Schiaparelli, Scotland & Designer Uniform
talian fashion icon Elsa Schiaparelli is best known for her hard to wear architectural clothes, being heavily influenced by Surrealists like her collaborators Salvador Dalí and Jean Cocteau. Along with Coco Chanel, her greatest rival, she is regarded as one of the most prominent figures in fashion between the two World Wars with celebrated clients that included the heiress Daisy Fellowes and actress Mae West.
Schiaparelli’s love affair with Scotland came from her close friendship with Francis Farquharson, former editor of Vogue and Harper’s Bazaar magazines, and wife of the 16th laird Alwyne Compton Farquharson. The notorious couple lived in Braemar castle by the River Dee, where Schiaparelli visited them on many occasion. Schiaparelli’s warm and welcoming nature made her a very popular figure in the area, and she was known to get involved in community events.
Inspired by her time in Deeside, she would fashion striking garments from flamboyant tartans, beloved by Mrs Farquharson and regularly sported at public engagements in and around Braemar. Many of these fabulous outfits were bequeathed to Aberdeen Art Gallery upon her death in 1991.
Outside of the fashion world, Schiaparelli is most renowned for championing the colour pink, naming a rosy hue she particularly liked as “shocking pink”. The liking for pink rubbed off on Mrs Farquharson, who put her own stamp on Braemar Castle by painting walls vibrant pink, incorporating the punchy hue in everything from curtains to ceilings – and even her bathrooms. Unlike anything seen in the highlands before, there was such demand to capture a glimpse of the rosy rooms that the Farquharsons decided to open Braemar Castle to the public.
Bespoke uniform designer Studio 104’s recent collaboration with Braemar Castle’s latest occupants, Swiss art collectors and gallerists Iwan and Manuela Wirth, has drawn principal inspiration from this fabulous meeting between Farquharson & Schiaparelli in the early 20th Century. Described by the Financial Times as ‘Scotland’s hottest hotel’ the Fife Arms, located in the village of Braemar in the heart of the Scottish Highlands, is a Victorian coaching inn that has been imaginatively restored by the couple.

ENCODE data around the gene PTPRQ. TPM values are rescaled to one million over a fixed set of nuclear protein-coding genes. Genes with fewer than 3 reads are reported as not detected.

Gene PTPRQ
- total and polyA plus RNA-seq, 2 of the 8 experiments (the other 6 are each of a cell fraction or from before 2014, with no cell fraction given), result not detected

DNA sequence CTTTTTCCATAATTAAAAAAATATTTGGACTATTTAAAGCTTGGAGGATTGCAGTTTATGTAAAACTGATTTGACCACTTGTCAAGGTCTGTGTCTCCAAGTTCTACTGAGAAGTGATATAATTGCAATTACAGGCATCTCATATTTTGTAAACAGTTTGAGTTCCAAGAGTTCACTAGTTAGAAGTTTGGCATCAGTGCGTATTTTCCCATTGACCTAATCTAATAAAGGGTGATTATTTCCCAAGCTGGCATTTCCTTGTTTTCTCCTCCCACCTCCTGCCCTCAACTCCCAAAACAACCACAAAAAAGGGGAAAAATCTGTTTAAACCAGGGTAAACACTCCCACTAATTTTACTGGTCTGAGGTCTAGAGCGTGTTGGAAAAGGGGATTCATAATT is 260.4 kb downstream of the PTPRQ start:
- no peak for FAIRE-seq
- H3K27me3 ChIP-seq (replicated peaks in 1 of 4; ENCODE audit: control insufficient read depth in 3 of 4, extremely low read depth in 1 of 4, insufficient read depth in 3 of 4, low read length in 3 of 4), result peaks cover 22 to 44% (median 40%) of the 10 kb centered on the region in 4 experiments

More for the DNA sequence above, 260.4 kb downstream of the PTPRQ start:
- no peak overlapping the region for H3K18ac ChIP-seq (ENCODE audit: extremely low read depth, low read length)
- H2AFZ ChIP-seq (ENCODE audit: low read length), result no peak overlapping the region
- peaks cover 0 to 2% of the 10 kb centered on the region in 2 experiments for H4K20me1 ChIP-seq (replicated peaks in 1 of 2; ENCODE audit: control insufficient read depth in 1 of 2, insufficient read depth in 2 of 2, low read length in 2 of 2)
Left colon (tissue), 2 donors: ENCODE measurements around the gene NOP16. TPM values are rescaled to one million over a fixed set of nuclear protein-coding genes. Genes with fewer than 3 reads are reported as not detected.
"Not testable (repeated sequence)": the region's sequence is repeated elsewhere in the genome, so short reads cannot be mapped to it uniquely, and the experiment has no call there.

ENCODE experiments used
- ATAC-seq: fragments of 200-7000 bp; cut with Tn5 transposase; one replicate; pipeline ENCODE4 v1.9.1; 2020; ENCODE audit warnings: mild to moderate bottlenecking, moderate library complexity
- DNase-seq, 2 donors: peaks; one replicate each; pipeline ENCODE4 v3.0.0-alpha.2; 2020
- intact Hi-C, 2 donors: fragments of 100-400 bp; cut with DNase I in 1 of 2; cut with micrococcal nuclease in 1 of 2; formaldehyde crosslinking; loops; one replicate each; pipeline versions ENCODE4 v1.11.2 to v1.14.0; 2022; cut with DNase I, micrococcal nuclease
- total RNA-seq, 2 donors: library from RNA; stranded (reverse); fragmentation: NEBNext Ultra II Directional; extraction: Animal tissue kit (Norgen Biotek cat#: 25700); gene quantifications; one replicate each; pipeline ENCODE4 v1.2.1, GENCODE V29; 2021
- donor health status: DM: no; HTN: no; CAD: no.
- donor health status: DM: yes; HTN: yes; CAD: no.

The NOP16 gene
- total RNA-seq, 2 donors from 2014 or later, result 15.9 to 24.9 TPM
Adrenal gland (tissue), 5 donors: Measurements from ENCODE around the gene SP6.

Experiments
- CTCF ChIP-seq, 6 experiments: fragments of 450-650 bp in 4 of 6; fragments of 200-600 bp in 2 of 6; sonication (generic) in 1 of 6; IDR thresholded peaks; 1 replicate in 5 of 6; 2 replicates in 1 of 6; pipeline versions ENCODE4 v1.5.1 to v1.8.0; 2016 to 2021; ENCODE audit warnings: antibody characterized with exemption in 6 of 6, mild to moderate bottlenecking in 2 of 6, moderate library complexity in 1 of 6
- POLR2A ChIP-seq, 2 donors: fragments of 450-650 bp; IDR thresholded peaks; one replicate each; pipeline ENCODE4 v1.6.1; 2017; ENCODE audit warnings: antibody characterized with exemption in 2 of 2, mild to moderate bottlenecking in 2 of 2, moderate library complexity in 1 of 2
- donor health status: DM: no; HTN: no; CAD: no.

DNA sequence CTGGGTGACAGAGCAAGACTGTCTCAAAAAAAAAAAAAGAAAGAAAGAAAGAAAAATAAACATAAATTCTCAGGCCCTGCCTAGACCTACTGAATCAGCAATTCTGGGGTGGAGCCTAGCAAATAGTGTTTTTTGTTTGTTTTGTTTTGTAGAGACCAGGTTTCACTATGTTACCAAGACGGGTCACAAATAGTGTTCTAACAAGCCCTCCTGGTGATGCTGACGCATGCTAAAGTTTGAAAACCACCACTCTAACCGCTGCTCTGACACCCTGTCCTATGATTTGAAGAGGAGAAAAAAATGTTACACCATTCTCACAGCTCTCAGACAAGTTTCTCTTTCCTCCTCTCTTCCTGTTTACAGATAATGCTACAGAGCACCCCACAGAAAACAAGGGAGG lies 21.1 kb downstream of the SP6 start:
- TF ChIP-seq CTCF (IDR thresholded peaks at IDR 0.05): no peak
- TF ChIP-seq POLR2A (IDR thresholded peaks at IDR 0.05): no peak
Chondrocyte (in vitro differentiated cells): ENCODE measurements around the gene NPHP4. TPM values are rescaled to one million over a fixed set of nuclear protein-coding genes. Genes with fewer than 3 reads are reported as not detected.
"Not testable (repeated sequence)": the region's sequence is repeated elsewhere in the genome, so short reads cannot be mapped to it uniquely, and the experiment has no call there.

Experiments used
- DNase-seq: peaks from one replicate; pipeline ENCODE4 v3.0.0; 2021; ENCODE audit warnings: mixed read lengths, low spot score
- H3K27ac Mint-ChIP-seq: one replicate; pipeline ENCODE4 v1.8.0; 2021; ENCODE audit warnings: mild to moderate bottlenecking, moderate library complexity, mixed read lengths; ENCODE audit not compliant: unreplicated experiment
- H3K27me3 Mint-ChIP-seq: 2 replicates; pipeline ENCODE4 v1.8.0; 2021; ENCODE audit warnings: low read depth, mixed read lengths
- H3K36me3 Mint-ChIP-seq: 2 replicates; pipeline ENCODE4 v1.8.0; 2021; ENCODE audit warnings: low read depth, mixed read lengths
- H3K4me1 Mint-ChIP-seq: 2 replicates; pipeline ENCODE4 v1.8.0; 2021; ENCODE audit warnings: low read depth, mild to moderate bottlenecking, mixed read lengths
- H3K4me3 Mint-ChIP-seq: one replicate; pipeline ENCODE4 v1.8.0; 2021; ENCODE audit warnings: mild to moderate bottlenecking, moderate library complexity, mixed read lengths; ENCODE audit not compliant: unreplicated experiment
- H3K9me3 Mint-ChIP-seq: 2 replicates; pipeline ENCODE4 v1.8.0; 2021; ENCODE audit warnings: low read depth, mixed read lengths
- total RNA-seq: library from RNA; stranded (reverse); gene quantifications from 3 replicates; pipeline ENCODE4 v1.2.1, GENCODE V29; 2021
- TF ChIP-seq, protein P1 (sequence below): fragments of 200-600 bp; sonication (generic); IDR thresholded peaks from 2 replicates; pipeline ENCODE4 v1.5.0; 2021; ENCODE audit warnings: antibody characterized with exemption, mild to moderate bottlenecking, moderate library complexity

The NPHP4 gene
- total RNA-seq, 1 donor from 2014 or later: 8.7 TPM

Studio 104 were given the very exciting opportunity to create a luxury uniform that was elegant, quirky and full of surprise. Translating the worlds of contemporary art & craft into a highly creative dialogue with the highlands local history, Scots Pine, Salmon, the River Dee and Grouse feathers.
Harking back to the inn’s Victorian heyday became the starting point, inspiring the distinctive Victorian aprons. Staying true to the inns Scottish Ancestry we incorporated the signature estate tweed and Fife tartan into the front of house design. To keep this iconic cloth feeling contemporary it is mixed with sartorial inspired graphic patterns and motifs. A distinctive pattern combined with expert tailoring to effectively match the cheque and tweed across all suiting.
Studio 104’s statement piece, the Argyle jacket and breeks were meticulously designed to be in line with Scottish tradition and look authentic. Our splendid collection embraces the owner’s decades-long dedication to contemporary art, combining with the beauty and heritage of the highlands with a contrasting effect famed by Farquharson & Schiaparelli. A designer uniform delivering a unique and transformative experience and an indelible impression on both the staff and guests.